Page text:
This regulation was created in accordance with the San Pedro Bay Ports Clean Air Action Plan (CAAP) – a coordinated effort between the Ports of L.A. and Long Beach to improve air quality. CAAP’s stated goal is to transition to zero-emission trucks by the year 2035.
Takeaway: Ensure that the trucks your drayage operation uses comply with CAAP (if using the Ports of L.A. and Long Beach) and CARB regulations.
What you need to know about over-the-road trucking regulations in California
Truck and Bus Regulation
Heavy trucks and buses (those with a GVWR greater than or equal to 26,000 lbs) must have 2010-or-newer model-year engines by January 1, 2023. Until that time, some engines that are older than model year 2010 can comply with the Truck and Bus Regulation if they are fitted with a Diesel Particulate Filter (DPF), which is used to reduce diesel emissions.
- Engine model years 1996-1999 can use a DPF until 2020; a 2010 engine is then required
- Engine model years 2000-2004 can use a DPF until 2021; a 2010 engine is then required
- Engine model years 2005-2006 can use a DPF until 2022; a 2010 engine is then required
- Engine model years 2007-2009 do not have any requirements until 2023, when a 2010 engine will be required
There are a few exceptions for trucks that only rarely operate within California. Non-compliant trucks that limit their miles within California to less than 1,000 in a calendar year may qualify for CARB’s “low-use exemption.” Additionally, non-compliant trucks may apply for a “three-day pass” with CARB. This pass allows a single non-compliant truck to operate within California for three days out of a single calendar year.
Takeaway: All trucks that regularly operate within the state of California must comply with the Truck and Bus Regulation and be registered with CARB’s Truck Regulation Upload, Compliance, and Reporting System (TRUCRS) system. Make sure your business is working with a California trucking company that's up to code.
Transport Refrigeration Unit Regulation
Diesel-fueled transportation refrigerated units (TRUs) that are installed on trucks must meet an additional set of CARB requirements. In short, TRUs are required to comply with Ultra-Low-Emission TRU (ULETRU) standards within 7 years of the model year date. So, a 2009 TRU, for example, needed to comply with ULETRU by January 1, 2016.
As with heavy trucks, TRUs can be fitted with diesel particulate filters (DPF) to reduce emissions before a new unit is required.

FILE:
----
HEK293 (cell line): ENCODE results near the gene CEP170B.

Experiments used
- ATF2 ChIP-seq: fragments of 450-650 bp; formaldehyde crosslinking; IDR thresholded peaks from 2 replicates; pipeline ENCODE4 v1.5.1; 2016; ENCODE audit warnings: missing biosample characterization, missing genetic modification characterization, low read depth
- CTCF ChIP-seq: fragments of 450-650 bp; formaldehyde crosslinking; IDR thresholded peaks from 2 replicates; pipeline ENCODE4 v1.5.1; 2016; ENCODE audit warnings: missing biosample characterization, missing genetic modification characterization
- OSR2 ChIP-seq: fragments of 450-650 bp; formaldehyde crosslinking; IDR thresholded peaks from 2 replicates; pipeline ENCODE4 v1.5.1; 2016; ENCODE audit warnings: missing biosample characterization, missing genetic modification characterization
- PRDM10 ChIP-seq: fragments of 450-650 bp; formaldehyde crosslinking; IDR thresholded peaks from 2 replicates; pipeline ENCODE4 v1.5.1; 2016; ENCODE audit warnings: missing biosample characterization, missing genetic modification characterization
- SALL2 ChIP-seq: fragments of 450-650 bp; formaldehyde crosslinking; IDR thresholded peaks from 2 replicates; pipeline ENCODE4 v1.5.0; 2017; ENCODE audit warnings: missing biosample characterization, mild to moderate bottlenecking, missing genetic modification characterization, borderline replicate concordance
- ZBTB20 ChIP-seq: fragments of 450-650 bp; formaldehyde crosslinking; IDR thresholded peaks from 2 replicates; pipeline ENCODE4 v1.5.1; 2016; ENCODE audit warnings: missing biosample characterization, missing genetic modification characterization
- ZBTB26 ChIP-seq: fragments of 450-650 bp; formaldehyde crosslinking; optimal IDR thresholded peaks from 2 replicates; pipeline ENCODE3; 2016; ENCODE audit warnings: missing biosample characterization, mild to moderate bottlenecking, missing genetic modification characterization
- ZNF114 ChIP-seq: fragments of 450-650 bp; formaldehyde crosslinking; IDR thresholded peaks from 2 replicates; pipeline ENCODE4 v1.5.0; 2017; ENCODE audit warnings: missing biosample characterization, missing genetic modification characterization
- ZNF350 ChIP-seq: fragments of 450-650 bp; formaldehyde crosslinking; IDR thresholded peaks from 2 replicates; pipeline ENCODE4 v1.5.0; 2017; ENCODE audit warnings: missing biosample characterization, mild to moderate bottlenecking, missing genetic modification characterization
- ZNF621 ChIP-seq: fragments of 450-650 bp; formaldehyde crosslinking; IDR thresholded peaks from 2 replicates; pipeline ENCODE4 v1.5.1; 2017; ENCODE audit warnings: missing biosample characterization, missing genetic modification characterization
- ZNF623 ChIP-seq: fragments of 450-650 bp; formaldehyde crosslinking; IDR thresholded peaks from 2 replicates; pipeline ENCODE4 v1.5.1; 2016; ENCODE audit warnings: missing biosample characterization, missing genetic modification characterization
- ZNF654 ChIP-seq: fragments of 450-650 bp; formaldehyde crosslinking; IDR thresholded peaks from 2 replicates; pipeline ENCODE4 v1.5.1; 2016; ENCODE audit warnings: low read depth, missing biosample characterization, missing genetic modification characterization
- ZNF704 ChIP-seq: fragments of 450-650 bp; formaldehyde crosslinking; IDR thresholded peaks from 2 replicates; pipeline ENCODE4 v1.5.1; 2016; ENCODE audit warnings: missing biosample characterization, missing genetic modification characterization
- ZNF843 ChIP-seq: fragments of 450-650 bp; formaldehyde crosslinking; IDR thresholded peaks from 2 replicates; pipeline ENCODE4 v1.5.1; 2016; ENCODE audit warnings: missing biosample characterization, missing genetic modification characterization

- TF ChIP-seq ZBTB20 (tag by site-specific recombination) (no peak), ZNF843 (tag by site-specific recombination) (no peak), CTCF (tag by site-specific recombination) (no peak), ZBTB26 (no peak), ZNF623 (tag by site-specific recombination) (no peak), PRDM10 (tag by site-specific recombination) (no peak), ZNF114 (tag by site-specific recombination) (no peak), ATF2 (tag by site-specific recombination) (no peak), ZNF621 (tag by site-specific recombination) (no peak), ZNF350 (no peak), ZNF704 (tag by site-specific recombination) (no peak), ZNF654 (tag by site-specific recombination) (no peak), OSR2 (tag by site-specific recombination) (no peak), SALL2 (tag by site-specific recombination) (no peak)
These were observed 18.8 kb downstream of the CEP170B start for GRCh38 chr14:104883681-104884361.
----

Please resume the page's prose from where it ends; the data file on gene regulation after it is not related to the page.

There are additional regulations related to runoff and water drainage for facilities that fuel trucks and/or have mechanic shops on site. If there is runoff from such a site that can go into storm drains, the runoff needs to be tested. If there is too much fuel or oil residue coming into the storm drain, the owner of the facility can be fined or forced to alter the parking or work areas so that fuel can be captured and taken to a recycling plant.
Discharges into public water systems are regulated under California’s Porter-Cologne Act.
The cost of non-compliance
While it may seem expensive to ensure that your trucks comply with the Truck and Bus regulation, the cost of non-compliance can be much steeper. Here are just a few recent examples:
- In a November 2018 settlement with the EPA, a national trucking company was penalized $125,000 for operating 150 non-CARB-compliant trucks in California between 2013 and 2016 and for failing to verify compliance among 1,200 carriers it hired within the state. In addition to the penalty, it will also spend $350,000 on air filtration projects at L.A. area schools located near freeways.
- Also in November 2018, another national trucking company settled for similar infractions with a $100,000 penalty and commitment to a $225,000 air filtration project at L.A.-area schools.
- In April 2018, the EPA announced settlements with three trucking companies for failing to comply with CARB regulations. These settlements included a combined $201,000 in penalties.
Takeaway: With high truck density comes related concerns over air quality and the health of local residents. California’s aggressive regulatory response is proportionate to the need and concern. Businesses that choose to operate here are better to view state regulators as partners, not anti-business bureaucrats.
What you need to know about warehouse labor regulations in California
California’s labor regulations are set by Cal/OSHA and are often much more stringent than the federal regulations. Here are warehouse-related examples of this more stringent approach:
- Process Safety Management – Federal OSHA implements temporary “National Emphasis Programs (NEP)” to focus on specific hazards for a set period of time. According to the California Department of Industrial Relations (DIR), “Cal/OSHA makes regular visits to facilities to conduct Program Quality Verification reviews, respond to complaints, conduct fatality investigations, evaluate chemical releases and fires, and investigate explosions.”
- Injury and illness prevention – Cal/OSHA mandates that every employer creates – and then follows – a written injury and Illness Prevention Program (IIPP) specific to its facilities and the type of work being performed. Failure to adhere to IIPPs is Cal/OSHA’s most common citation.